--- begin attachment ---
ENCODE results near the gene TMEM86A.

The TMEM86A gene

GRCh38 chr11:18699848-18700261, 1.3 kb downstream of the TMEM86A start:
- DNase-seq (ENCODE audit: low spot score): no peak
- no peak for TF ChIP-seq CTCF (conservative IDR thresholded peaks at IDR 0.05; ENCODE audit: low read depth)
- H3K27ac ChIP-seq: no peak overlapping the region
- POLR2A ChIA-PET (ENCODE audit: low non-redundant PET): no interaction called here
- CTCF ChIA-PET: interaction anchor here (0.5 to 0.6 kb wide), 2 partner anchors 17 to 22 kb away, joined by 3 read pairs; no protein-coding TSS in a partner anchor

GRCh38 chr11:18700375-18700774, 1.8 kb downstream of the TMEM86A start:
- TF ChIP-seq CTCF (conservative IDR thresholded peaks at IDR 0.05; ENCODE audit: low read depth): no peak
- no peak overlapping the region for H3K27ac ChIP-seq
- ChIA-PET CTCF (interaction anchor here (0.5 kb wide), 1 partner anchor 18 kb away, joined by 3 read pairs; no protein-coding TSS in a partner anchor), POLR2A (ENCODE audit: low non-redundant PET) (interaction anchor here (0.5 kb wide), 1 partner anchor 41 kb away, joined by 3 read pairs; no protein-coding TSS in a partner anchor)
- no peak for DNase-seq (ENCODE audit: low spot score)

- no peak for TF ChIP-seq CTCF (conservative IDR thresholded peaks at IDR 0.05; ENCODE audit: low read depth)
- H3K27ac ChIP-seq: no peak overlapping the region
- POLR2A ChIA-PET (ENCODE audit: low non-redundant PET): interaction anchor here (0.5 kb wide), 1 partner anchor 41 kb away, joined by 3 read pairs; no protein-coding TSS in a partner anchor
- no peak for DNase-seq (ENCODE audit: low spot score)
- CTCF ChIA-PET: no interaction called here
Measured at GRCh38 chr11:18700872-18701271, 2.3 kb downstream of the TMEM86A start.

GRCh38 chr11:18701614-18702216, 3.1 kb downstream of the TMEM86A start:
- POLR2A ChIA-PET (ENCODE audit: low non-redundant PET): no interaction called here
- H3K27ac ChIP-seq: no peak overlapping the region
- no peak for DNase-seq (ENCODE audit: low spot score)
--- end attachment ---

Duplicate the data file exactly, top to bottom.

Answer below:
ENCODE results near the gene TMEM86A.

The TMEM86A gene

GRCh38 chr11:18699848-18700261, 1.3 kb downstream of the TMEM86A start:
- DNase-seq (ENCODE audit: low spot score): no peak
- no peak for TF ChIP-seq CTCF (conservative IDR thresholded peaks at IDR 0.05; ENCODE audit: low read depth)
- H3K27ac ChIP-seq: no peak overlapping the region
- POLR2A ChIA-PET (ENCODE audit: low non-redundant PET): no interaction called here
- CTCF ChIA-PET: interaction anchor here (0.5 to 0.6 kb wide), 2 partner anchors 17 to 22 kb away, joined by 3 read pairs; no protein-coding TSS in a partner anchor

GRCh38 chr11:18700375-18700774, 1.8 kb downstream of the TMEM86A start:
- TF ChIP-seq CTCF (conservative IDR thresholded peaks at IDR 0.05; ENCODE audit: low read depth): no peak
- no peak overlapping the region for H3K27ac ChIP-seq
- ChIA-PET CTCF (interaction anchor here (0.5 kb wide), 1 partner anchor 18 kb away, joined by 3 read pairs; no protein-coding TSS in a partner anchor), POLR2A (ENCODE audit: low non-redundant PET) (interaction anchor here (0.5 kb wide), 1 partner anchor 41 kb away, joined by 3 read pairs; no protein-coding TSS in a partner anchor)
- no peak for DNase-seq (ENCODE audit: low spot score)

- no peak for TF ChIP-seq CTCF (conservative IDR thresholded peaks at IDR 0.05; ENCODE audit: low read depth)
- H3K27ac ChIP-seq: no peak overlapping the region
- POLR2A ChIA-PET (ENCODE audit: low non-redundant PET): interaction anchor here (0.5 kb wide), 1 partner anchor 41 kb away, joined by 3 read pairs; no protein-coding TSS in a partner anchor
- no peak for DNase-seq (ENCODE audit: low spot score)
- CTCF ChIA-PET: no interaction called here
Measured at GRCh38 chr11:18700872-18701271, 2.3 kb downstream of the TMEM86A start.

GRCh38 chr11:18701614-18702216, 3.1 kb downstream of the TMEM86A start:
- POLR2A ChIA-PET (ENCODE audit: low non-redundant PET): no interaction called here
- H3K27ac ChIP-seq: no peak overlapping the region
- no peak for DNase-seq (ENCODE audit: low spot score)